The American Farm Bureau and 119 other ag organizations sent a joint letter to the Securities and Exchange Commission regarding a proposed rule that may impact every American farmer and rancher. The groups want more time to comment on the proposed rule called “The Enhancement and Standardization of Climate-Related Disclosures for Investors.”
The SEC now wants to require public companies to report data on their entire supply chain. Almost every farmer’s and rancher’s products go through a publicly-traded company. That means farmers and ranchers could get forced to report personal information and business-related data. The new reporting requirements would create a heavy burden even for smaller farms having few or no employees.
“Farmers and ranchers are already heavily regulated by multiple agencies at the local, state, and federal level,” says AFBF President Zippy Duvall. “The new requirements would make an already complicated patchwork of regulations even more cumbersome.”
Andrew Walmsley, AFBF Senior Director of Government Affairs, says farm groups need more time to understand the implications of the rule. “It’s a 510-page long rule looking at those companies that report to the SEC to now start disclosing their climate risk and emissions from those that supply them. It’s called scope three emissions. This rule is only given us about 39 days to review it, and so this week 120 farm and commodity groups asked for an extension of the comment period to get a better idea on what the implications are for farmers and ranchers.”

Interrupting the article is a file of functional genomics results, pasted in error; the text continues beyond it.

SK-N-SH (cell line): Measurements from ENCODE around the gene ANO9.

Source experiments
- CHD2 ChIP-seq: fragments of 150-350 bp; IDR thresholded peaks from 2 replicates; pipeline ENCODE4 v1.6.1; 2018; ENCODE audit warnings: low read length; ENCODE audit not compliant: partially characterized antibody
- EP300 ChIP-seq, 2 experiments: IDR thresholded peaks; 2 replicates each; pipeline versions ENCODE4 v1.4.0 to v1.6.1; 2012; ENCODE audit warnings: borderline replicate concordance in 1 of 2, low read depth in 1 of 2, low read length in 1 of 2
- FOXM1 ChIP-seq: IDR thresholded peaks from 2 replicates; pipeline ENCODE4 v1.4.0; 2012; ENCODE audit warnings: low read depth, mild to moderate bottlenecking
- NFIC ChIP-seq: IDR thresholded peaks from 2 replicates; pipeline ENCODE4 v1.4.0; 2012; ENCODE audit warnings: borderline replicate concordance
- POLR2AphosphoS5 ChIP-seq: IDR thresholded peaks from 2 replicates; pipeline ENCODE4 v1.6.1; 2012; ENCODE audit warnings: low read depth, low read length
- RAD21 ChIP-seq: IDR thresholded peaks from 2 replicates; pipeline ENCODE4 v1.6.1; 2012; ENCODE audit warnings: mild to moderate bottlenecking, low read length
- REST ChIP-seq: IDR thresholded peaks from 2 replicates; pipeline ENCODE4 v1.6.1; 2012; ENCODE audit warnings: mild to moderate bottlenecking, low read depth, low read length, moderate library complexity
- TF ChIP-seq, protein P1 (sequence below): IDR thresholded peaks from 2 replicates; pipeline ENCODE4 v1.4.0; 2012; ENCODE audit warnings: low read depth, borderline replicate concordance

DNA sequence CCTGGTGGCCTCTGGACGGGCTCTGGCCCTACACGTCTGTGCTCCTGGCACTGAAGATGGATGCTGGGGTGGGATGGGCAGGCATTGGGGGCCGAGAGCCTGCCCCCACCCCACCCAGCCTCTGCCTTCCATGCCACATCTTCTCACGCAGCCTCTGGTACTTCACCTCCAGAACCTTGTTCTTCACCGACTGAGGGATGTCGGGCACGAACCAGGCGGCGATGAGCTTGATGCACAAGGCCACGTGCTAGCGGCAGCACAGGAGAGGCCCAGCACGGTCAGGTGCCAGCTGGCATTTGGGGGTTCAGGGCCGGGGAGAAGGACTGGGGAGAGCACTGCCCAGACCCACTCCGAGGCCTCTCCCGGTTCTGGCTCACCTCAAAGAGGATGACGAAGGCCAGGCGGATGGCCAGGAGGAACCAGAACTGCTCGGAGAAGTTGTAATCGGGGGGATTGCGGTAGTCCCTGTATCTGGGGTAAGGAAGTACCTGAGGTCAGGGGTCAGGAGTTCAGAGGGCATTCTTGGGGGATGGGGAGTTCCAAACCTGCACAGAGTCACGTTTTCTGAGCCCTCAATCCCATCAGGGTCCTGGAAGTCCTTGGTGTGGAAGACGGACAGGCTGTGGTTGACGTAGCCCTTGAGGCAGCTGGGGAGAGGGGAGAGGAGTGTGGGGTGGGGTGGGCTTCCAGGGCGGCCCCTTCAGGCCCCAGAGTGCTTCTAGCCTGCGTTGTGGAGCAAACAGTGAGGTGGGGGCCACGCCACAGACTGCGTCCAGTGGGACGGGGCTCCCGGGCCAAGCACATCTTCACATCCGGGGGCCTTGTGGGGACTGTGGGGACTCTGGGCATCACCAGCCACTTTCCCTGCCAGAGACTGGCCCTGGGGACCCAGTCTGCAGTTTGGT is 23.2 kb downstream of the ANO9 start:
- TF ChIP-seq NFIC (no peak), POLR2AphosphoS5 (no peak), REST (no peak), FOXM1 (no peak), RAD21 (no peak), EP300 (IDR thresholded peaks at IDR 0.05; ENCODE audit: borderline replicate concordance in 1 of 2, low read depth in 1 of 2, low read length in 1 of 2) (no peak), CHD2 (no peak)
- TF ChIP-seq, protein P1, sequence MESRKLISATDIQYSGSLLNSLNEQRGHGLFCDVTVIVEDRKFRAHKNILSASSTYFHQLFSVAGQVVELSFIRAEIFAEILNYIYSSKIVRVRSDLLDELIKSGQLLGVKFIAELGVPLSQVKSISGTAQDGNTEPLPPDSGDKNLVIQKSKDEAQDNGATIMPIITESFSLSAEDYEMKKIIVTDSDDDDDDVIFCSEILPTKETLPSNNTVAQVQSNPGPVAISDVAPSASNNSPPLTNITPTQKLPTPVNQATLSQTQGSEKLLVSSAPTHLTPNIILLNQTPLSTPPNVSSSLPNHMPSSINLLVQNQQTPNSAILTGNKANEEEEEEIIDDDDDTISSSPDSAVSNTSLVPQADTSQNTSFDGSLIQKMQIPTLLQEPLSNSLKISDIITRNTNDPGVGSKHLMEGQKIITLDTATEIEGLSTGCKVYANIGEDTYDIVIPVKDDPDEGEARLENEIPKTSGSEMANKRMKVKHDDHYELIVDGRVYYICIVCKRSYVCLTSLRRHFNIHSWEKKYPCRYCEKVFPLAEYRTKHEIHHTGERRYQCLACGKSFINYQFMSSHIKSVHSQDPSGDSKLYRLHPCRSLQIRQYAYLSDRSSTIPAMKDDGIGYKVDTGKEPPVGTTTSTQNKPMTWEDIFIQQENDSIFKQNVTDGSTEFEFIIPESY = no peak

Walmsley says AFBF has already identified some areas of concern.
“Nearly every farmer and rancher in this country probably has their product end up at the end of the day to a company that’s regulated by the SEC. Well, what are those requirements going to be pushed back on to the farmers to report? So, there’s a lot more questions than answers under this proposed rule. It’s something Farm Bureau and the 119 other groups that signed this letter are starting to dig into, but we need more time to evaluate this rule.”
Walmsley says those questions include potentially burdensome paperwork and data privacy.
“Most of the companies that are regulated by the SEC have teams of lawyers and consultants and auditors that they spend their day filling out paperwork. Whereas most farmers and ranchers are hardworking Americans trying to produce the food, feed, fuel and fiber to power this country and really in the world, and so we don’t have the team of experts at our disposal, it would have a huge cost burden. And then there’s just other questions on what would have to be reported and how that data would be protected.”
Read more at fb.org/latest.